BioWorld International Correspondent

LONDON - Acambis plc will be awarded the contract to maintain the U.S. government smallpox vaccine stockpile, according to a notice posted on the Federal Business Opportunities website.

As yet, the timing of the award and its value are not certain, though it is expected to be worth $20 million to $30 million annually over five to 10 years.

"We will only find out the value when the contract is awarded, but we are actively negotiating the details at present," Lyndsay Wright, vice president of communications at Acambis, told BioWorld International.

The so-called "warm base" contract will involve maintaining supplies of the ACAM2000 smallpox vaccine that Acambis has developed and manufactured during the past four years. The company completed filing of the biologics license application for the product last month, submitting data covering 3,800 subjects.

Meanwhile, there were developments in Acambis' various patents disputes with Bavarian Nordic A/S over the MVA smallpox vaccine, the subject of a more lucrative slice of U.S. government business for which the two companies are competing. That $1 billion contract, to supply vaccine suitable for children and people with weakened immune systems, is expected to be awarded before the end of June.

Last week saw the completion of the hearing on a Bavarian Nordic claim against Acambis at the International Trade Commission (ITC) in Washington.

Two days later, Acambis announced that it filed an opposition to Kvistgard, Denmark-based Bavarian's European patent on its MVA-BN technology. "We strongly believe that the patent awarded to Bavarian Nordic in Europe is invalid," said Gordon Cameron, CEO of Acambis. "This belief is supported by evidence presented at the ITC hearing held over the last two weeks."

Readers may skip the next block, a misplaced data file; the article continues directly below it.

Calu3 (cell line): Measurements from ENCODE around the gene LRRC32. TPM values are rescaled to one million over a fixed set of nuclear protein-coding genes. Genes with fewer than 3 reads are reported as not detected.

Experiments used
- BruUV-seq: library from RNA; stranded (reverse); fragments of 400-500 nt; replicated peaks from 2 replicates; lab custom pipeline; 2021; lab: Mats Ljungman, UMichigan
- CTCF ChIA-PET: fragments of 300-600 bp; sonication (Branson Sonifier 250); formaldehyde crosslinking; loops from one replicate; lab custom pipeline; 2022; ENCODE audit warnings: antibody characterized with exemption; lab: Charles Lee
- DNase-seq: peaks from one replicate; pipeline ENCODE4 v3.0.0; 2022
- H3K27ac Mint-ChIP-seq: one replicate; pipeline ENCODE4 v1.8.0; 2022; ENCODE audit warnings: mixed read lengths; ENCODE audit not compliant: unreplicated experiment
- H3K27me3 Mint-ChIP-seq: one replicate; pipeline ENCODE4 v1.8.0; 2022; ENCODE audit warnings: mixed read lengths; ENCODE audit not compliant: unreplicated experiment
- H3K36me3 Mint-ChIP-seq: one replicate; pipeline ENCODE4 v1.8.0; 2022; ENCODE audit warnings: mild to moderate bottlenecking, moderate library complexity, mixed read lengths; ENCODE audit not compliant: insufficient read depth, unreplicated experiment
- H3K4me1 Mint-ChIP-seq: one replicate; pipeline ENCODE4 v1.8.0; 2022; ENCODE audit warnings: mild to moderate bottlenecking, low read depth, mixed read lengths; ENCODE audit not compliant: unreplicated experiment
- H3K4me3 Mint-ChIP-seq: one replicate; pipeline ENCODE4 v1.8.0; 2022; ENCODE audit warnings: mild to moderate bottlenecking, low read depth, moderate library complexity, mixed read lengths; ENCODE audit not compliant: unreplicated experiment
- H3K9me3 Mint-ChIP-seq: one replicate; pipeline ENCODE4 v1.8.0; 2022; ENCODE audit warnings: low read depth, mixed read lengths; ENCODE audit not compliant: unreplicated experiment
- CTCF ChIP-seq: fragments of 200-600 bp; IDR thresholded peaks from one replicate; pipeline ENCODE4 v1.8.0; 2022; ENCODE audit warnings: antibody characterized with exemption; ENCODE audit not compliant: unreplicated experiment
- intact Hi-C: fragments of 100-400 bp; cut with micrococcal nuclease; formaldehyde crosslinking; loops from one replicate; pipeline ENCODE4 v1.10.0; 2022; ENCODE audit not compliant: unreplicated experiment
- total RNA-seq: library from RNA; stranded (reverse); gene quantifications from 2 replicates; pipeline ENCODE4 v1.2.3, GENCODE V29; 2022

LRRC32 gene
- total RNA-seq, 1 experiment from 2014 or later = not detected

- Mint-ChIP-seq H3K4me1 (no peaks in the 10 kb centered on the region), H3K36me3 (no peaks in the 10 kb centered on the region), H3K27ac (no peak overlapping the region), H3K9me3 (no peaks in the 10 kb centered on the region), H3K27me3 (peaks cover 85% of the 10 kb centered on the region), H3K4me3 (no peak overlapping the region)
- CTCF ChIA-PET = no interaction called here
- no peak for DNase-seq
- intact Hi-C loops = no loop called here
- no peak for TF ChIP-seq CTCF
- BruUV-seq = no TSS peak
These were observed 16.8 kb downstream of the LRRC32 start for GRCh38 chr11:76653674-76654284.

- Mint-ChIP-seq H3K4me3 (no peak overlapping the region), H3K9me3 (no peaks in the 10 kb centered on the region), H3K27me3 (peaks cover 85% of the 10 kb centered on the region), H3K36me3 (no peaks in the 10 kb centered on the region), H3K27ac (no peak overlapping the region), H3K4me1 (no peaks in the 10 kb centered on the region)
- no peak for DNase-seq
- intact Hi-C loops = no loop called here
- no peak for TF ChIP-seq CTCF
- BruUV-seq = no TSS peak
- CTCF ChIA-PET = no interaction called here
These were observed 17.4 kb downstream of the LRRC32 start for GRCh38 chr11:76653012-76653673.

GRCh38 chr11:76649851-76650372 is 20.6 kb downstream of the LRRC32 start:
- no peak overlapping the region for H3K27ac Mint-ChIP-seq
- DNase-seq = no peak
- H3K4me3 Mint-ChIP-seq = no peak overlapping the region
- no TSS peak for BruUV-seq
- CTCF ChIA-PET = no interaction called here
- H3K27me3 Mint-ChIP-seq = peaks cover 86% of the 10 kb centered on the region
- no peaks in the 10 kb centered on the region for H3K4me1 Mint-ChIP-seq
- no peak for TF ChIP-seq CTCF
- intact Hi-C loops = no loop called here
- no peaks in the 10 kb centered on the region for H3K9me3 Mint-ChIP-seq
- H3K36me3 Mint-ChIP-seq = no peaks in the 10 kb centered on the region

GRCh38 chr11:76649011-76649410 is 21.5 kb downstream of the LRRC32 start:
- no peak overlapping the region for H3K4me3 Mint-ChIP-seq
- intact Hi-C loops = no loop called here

Acambis' partner, Baxter Healthcare SA, which manufactures MVA3000 in Austria, also has filed an opposition.

The ITC case was narrowed down after the judge excluded Bavarian's claims that Acambis stole its trade secrets and wrongfully obtained MVA material from the U.S. National Institutes of Health that formed the basis of its MVA3000 vaccine.

That narrowed the scope of the hearing solely to the question of whether Acambis infringed Bavarian's U.S. MVA patents. The initial decision is due Aug. 24, after which it will be reviewed by the ITC commissioners who are required to give a final decision by the end of November.

The trade secrets claim was excluded by the ITC because Acambis and Bavarian signed a confidential disclosure agreement in February 2002, requiring disputes to be settled in Frankfurt, Germany, under the rules of the International Chamber of Commerce. However, the trade secrets aspect remains part of another action by Bavarian brought before the District Court of Delaware.

Bavarian has filed an infringement action in Vienna, Austria, also. That case can't be heard until oppositions to the European patent are decided. All of which means that the contract for the MVA stockpile will be announced before the various intellectual property disputes are settled.

"We don't expect the [ongoing disputes] to have any effect on the award of the contract," Wright said. The original specification from the U.S. Centers for Disease Control and Prevention in Atlanta said bidders would need to demonstrate freedom to operate, but that was taken out of the Request For Proposals. "I think [the CDC] took the view, you get on with sorting out the patent issues; we'll get on with the contract," Wright said.

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